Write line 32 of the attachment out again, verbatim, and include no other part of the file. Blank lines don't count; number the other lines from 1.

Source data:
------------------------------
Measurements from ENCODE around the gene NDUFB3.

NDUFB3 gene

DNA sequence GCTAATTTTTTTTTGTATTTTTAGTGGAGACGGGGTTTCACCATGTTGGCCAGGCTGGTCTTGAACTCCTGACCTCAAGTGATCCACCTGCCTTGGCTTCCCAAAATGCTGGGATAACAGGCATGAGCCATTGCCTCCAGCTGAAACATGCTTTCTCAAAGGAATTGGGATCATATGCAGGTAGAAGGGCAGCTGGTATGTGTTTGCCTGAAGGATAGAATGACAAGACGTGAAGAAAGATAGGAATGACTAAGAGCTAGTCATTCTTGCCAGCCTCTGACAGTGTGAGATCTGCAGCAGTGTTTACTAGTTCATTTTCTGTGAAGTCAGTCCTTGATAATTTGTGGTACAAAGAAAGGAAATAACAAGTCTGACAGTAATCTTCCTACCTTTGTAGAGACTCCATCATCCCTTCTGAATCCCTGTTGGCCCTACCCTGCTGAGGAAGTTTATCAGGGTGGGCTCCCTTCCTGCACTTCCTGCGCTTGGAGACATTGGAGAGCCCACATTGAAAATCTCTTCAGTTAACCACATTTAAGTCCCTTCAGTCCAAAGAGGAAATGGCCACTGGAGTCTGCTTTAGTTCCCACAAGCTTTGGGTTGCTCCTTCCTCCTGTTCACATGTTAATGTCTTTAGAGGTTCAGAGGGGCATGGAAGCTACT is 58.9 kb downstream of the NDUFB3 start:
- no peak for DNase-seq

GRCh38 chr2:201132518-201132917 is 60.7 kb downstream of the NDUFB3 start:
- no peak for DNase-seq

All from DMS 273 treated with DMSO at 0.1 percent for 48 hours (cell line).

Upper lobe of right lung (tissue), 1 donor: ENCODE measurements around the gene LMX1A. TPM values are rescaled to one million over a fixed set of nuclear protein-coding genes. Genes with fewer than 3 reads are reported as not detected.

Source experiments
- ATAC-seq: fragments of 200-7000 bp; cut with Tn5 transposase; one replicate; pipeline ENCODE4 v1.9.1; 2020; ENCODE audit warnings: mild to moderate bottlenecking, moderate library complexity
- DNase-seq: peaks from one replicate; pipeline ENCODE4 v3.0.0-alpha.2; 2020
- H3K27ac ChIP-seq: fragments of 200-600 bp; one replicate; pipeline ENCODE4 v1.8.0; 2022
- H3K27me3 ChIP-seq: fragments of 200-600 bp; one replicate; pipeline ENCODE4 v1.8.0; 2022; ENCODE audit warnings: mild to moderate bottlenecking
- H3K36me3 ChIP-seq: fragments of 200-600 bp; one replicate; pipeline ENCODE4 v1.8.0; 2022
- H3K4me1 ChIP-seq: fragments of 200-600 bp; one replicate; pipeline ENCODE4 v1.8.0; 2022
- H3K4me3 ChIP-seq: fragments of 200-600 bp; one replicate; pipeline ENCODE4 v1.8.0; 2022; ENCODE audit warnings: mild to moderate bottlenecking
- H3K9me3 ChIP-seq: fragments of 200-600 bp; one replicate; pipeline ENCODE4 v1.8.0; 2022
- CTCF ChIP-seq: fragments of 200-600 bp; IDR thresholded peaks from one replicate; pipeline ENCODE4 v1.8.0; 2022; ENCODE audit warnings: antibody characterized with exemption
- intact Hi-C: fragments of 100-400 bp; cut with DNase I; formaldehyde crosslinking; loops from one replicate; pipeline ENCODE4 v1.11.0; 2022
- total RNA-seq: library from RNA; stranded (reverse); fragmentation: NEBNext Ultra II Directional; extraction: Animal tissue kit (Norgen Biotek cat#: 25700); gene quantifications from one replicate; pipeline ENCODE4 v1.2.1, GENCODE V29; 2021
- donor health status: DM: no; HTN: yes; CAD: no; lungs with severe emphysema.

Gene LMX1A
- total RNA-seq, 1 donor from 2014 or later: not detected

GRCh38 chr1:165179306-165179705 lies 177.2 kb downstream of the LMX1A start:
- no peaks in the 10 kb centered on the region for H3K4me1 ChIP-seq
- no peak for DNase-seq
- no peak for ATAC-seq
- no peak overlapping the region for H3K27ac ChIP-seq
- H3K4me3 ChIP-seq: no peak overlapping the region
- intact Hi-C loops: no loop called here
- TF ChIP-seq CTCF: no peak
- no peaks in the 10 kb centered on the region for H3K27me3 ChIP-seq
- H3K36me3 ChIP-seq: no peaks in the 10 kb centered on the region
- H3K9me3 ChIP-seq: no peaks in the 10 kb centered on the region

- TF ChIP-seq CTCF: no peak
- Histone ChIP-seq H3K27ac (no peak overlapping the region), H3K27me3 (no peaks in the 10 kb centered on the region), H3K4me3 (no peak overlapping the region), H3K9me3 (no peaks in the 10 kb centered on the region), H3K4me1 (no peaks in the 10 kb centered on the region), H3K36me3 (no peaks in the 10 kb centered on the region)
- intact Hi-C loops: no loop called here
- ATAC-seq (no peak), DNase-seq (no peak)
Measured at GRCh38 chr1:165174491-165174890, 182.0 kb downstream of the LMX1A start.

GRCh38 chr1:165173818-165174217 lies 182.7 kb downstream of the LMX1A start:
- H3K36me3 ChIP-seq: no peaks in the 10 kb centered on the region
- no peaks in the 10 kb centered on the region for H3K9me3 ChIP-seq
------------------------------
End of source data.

- no peaks in the 10 kb centered on the region for H3K27me3 ChIP-seq